Identification and Determination of New PFASs in Cape Fear River Water

Characterization of Polyfluoroalkyl Substances in the Environment
Oral Presentation

Prepared by A. Haghani, A. EATON, B. LI, J. Whitaker
Eurofins Eaton Analytical, LLC, 750 ROYAL OAKS SUIT 100, MONROVIA, CA, 91016, United States

Contact Information: [email protected]; 626-386-1138


Ali Haghani1 , Andrew Eaton1, Yongtao Li2 , and Joshua S. Whitaker2

Eurofins Eaton Analytical, LLC1, 750 Royal Oaks Suit 100, Monrovia, CA, 91016
Eurofins Eaton Analytical, LLC 2, 110 South Hill Street, South Bend, IN, 46617

A large number (more than 3000) of per- and polyfluoroalkyl substances (PFASs) have been estimated on the global market and extensively used in a wide variety of industrial and consumer applications. Due to the high environmental persistence, water solubility, bioaccumulation potential, and adverse human health effects, human and environment exposure to PFASs has attracted worldwide attention. The largely unknown environmental spread of PFASs into drinking water sources is of increasing scientific, regulatory, and public concern.

Over the past decade, PFASs have been detected in raw and finished drinking water. Under the third Unregulated Contaminant Monitoring Rule of the U.S. Environmental Protection Agency (EPA, 2013-2015), 62,972 drinking water samples from 4,920 participating public water systems (PWSs) were analyzed for six selected PFASs. PFOA and PFOS were detected in approximately 2% of the PWSs above the defined minimum reporting levels (MRLs) of 20 ng/L and 40 ng/L, respectively. Approximately 1% of the PWSs showed combined PFOA and PFOS results exceeding the lifetime drinking water health advisory (HA) of 70 ng/L (EPA, 2016).

In the recent efforts of legislation and restriction to the manufacturing and applications of PFASs, structurally similar alternatives have been used to replace or phase out those problematic legacy long-chain PFASs. Examples include GenX introduced by Chemours/DuPont and ADONA introduced by 3M as alternatives for PFOA. GenX has been found in the Cape Fear River since 2012. Like many other short-chain PFASs, GenX could not be removed by the conventional and most advanced drinking water treatment techniques. As a result, the presence of GenX in the Cape Fear River has been publicized in the media since June of 2017 and caused tremendous public health concerns. Recent studies (Strynar et al. 2015, Sun et al. 2016, Strynar et al. 2017) have identified poly- and perfluoroalkyl ether carboxylic acids (PFECAs) in the drinking water sources contaminated by the upstream industrial wastewater discharge of manufacturing facilities.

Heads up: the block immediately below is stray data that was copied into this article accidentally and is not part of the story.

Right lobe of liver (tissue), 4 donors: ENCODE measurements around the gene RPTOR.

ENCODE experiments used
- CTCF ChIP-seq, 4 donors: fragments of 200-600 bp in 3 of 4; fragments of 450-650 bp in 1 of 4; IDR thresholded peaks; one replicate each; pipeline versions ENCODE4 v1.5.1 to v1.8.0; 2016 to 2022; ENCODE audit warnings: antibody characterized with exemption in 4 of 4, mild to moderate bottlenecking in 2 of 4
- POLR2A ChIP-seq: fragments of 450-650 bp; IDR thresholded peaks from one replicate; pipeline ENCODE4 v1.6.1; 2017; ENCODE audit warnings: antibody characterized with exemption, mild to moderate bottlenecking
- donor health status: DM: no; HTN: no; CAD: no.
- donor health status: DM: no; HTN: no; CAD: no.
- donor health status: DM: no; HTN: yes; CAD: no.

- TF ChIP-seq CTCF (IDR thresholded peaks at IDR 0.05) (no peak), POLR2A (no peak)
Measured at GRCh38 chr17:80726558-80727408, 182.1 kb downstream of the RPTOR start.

More than a dozen emerging PFASs have been identified in the Cape Fear River water (Strynar et al. 2015, Sun et al. 2016). The contaminants were believed to be from the upstream wastewater discharge of related manufacturing facilities. In our research, triple quadrupole mass spectrometry (TQMS or MS/MS) and high resolution accurate mass spectrometry (HRAMS), combined with ultra-performance liquid chromatography (UPLC), have been used to study the Cape Fear River water, upstream wastewater, and downstream finished drinking water. With the combined advantages of TQMS, HRAMS, and UPLC, including full scan, daughter scan, parent scan, single-reaction-monitoring (SRM)/multiple-reaction-monitoring (MRM), accurate mass measurement, and chromatographic separation, we are able to identify non-targeted/unknown PFASs.

This presentation will discuss: 1) new findings about homologous series PFASs and 2) possible analytical methodologies for quantitation and/or semi-quantitation of these new PFASs.